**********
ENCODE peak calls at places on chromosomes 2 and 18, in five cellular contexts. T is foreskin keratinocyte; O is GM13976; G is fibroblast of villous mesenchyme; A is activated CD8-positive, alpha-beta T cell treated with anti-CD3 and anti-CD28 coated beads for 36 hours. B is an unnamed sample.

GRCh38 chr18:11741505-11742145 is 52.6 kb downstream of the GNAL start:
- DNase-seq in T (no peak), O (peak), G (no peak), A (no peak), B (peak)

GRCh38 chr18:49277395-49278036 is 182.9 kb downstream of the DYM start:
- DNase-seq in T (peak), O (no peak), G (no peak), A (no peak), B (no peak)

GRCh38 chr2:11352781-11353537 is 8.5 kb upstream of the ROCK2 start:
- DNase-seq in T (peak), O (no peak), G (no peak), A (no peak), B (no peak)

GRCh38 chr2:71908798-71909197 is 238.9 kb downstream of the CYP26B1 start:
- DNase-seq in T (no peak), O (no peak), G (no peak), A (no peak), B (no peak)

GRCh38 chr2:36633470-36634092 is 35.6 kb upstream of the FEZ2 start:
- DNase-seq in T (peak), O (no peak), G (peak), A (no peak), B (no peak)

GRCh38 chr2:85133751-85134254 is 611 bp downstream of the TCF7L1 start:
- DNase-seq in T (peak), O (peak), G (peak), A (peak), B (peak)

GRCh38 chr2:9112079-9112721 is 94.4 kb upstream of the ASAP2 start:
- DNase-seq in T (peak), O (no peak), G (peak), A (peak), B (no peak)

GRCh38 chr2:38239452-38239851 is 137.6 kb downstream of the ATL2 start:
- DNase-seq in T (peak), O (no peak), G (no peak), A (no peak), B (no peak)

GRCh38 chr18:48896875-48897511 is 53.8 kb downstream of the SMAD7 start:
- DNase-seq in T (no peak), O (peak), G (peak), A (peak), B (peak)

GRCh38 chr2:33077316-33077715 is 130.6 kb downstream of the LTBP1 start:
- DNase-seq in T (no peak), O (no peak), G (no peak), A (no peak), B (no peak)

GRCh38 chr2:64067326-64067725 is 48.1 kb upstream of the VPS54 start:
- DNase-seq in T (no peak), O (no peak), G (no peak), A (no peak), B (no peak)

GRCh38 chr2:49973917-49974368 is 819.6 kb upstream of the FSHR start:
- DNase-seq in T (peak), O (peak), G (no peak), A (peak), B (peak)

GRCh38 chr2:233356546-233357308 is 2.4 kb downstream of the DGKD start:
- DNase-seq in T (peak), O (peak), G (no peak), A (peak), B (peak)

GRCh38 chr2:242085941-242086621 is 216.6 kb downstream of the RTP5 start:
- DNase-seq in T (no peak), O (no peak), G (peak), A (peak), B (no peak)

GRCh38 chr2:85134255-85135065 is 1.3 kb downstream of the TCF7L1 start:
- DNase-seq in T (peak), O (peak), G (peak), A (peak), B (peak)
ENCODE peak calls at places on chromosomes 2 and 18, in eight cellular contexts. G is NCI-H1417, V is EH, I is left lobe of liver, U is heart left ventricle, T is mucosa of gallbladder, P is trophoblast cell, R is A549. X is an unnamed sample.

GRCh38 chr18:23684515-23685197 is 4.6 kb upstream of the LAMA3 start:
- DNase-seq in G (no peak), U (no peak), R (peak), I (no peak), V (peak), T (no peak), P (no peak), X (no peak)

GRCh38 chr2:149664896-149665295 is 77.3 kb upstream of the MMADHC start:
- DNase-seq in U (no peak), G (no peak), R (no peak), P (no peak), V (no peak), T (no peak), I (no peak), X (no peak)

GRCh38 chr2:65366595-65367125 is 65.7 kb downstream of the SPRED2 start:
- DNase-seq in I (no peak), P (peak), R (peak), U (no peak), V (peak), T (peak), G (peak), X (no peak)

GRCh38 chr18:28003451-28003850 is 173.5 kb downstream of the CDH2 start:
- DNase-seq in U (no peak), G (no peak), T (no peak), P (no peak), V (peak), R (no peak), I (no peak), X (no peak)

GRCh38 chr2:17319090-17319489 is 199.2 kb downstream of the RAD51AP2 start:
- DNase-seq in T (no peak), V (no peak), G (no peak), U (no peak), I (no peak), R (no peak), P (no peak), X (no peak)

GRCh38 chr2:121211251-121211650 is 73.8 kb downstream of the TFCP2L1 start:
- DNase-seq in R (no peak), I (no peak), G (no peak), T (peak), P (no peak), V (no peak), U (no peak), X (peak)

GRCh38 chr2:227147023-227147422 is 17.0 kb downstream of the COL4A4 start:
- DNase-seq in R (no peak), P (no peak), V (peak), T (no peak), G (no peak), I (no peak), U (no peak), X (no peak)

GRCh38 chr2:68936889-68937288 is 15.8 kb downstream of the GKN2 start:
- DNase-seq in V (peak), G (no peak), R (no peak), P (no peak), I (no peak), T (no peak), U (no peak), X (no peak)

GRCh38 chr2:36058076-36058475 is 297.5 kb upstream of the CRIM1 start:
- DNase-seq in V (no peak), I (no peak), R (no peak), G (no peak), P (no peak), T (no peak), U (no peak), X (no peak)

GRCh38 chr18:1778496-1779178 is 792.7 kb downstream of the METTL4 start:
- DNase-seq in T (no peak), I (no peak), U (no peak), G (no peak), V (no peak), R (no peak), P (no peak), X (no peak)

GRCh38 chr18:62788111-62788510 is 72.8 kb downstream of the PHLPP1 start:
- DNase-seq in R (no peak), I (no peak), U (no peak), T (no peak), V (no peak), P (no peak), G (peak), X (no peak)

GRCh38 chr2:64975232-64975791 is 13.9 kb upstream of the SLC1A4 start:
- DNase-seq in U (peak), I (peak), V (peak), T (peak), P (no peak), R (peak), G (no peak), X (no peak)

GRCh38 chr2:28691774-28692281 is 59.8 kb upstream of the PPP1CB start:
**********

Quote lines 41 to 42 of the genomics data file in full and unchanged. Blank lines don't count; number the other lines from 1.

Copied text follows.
GRCh38 chr2:17319090-17319489 is 199.2 kb downstream of the RAD51AP2 start:
- DNase-seq in T (no peak), V (no peak), G (no peak), U (no peak), I (no peak), R (no peak), P (no peak), X (no peak)